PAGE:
People who have either Alcohol Use Disorder (AUD) or Gambling Disorder (GD) have often been observed to be more impulsive than those who do not experience these conditions. One aspect of impulsivity in particular that people with AUD or GD might struggle with in their daily life is decision-making. The Iowa Gambling Task (IGT) is a test that researchers often use to test decision-making ability. This week, as part of our Special Series on Gambling Disorder, The DRAM reviews a study by Ildikó Kovács and her colleagues that summarizes what we know about the decision-making abilities of people with AUD and GD based on previous experiments.
What was the research question?
Do people who have Gambling Disorder or Alcohol Use Disorder differ in their decision-making skills from those who don’t have these disorders?
What did the researchers do?
The researchers conducted a meta-analysis of existing studies. They systematically searched various research databases for studies relevant to the topic at hand and identified 1198 articles. Reviewing these articles left them with 17 peer-reviewed studies that presented data on IGT scores for people with GD or AUD, and control groups without these disorders. They combined data from all of these studies and conducted a random-effects model to calculate the overall effect size of the difference in IGT scores between the control group and the GD or AUD group.
What did they find?
The AUD groups did indeed perform worse on the IGT than controls. Interestingly, the GD groups performed even more poorly on the IGT than the AUD group. This strongly suggests that impaired decision-making is a feature of both Alcohol Use Disorder and Gambling Disorder.
Figure 1. The relative performance of each group on the IGT (adapted from Kovács, Richman, Janka, Maraz, & Andó, 2017). Click image to enlarge
Why do these findings matter?
Understanding common cognitive deficits in GD and AUD points out what areas might be hampering recovery for people in treatment for these disorders. Impaired decision-making makes it harder for an individual to weigh short-term benefits against long-term losses. For example, if offered a drink or the chance to gamble, it might be harder for a person with poor decision-making to consider the consequences of their choices (e.g., being hungover at work the next day; losing the money meant for monthly rent) before they decide. To that end, we can experiment with treatment options that improve the decision-making skills of people with GD and AUD to see if this would improve treatment outcomes.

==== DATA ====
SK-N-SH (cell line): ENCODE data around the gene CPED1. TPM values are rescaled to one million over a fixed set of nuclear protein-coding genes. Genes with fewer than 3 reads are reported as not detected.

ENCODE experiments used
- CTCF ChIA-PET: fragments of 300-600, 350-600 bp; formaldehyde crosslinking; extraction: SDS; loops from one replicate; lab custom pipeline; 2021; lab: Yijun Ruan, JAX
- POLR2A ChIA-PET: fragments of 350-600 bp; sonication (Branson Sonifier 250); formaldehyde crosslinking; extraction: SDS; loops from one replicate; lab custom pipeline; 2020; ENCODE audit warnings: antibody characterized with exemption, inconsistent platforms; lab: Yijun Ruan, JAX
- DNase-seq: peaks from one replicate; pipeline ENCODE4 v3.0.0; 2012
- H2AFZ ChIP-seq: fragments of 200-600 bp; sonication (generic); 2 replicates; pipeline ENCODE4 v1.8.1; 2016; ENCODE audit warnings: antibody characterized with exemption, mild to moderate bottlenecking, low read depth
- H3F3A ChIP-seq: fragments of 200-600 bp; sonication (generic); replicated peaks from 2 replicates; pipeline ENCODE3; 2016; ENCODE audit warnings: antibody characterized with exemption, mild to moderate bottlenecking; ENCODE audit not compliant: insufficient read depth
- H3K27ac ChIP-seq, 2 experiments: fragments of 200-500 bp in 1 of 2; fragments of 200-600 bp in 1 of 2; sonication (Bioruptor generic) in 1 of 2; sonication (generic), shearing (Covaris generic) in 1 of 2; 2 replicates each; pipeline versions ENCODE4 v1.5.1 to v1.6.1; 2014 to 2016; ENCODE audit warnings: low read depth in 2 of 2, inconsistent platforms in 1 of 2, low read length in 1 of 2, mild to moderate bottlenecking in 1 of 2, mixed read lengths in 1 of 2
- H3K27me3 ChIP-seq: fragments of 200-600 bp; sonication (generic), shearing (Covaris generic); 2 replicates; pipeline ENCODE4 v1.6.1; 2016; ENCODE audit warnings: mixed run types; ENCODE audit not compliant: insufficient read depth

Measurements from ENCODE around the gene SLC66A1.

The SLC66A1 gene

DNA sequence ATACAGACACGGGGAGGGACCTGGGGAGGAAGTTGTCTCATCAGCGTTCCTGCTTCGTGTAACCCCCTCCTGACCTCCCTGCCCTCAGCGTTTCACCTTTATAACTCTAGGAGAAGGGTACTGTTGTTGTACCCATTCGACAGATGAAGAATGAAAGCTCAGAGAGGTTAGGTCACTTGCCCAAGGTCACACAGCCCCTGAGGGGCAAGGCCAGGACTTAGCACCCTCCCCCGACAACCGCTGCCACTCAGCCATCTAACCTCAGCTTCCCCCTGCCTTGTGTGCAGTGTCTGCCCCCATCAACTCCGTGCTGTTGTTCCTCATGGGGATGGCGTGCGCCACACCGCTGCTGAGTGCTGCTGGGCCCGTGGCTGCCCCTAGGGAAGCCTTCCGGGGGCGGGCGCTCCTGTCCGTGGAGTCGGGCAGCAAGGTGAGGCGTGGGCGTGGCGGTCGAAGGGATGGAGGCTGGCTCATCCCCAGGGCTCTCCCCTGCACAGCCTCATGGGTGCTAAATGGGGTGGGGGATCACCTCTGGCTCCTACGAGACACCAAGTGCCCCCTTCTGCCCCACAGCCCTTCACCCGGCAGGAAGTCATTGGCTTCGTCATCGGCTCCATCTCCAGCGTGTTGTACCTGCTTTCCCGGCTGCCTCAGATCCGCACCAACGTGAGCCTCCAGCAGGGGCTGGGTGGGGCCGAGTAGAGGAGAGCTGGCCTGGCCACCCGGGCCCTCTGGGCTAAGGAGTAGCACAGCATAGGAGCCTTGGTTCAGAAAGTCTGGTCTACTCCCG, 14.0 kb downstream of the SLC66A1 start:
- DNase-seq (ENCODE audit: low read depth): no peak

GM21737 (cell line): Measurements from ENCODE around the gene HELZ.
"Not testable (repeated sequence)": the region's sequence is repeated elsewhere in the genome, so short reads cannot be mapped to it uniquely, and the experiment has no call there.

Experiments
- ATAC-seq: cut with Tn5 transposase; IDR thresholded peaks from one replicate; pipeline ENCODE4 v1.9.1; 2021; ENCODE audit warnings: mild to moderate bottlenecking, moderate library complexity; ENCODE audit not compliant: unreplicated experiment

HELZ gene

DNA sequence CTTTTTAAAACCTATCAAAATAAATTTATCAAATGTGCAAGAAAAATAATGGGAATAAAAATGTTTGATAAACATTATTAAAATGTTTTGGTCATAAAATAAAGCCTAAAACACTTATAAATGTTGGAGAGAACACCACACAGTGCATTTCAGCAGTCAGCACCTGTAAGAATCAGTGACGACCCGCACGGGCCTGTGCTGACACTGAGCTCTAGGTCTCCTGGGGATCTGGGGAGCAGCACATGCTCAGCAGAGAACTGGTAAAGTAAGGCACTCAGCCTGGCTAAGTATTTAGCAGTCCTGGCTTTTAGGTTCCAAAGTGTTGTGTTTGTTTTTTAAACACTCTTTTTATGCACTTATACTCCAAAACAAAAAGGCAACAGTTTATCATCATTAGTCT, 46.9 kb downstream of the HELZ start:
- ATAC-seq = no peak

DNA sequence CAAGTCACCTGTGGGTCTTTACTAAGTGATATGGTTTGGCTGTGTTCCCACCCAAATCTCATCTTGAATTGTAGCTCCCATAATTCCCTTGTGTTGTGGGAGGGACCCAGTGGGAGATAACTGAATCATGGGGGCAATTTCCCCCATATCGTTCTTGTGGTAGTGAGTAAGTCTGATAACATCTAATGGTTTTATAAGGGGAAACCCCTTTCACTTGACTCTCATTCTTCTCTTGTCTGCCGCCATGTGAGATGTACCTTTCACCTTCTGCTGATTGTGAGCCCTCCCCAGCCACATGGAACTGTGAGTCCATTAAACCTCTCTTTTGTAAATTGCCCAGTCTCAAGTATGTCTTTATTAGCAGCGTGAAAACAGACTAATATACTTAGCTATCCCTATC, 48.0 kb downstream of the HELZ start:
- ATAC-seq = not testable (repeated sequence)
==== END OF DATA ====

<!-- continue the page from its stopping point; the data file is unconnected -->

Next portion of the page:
Furthermore, these findings, in line with the Syndrome Model of Addiction, suggest that issues with decision-making are a common feature to at least two different expressions of addiction. The impairments in decision-making are probably not caused solely by ingesting alcohol or another substance, because people experiencing a form of addiction that doesn’t involve ingesting substances show it too.
Every study has limitations. What are the limitations in this study?
The meta-analysis does not address whether or not the deficits in decision-making observed in people with AUD or GD were present before the onset of their addiction symptoms. Faulty decision-making could either be an underlying trait that predisposes a person to addiction, or it could be a result of the experience of addiction.
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-- Rhiannon Chou Wiley
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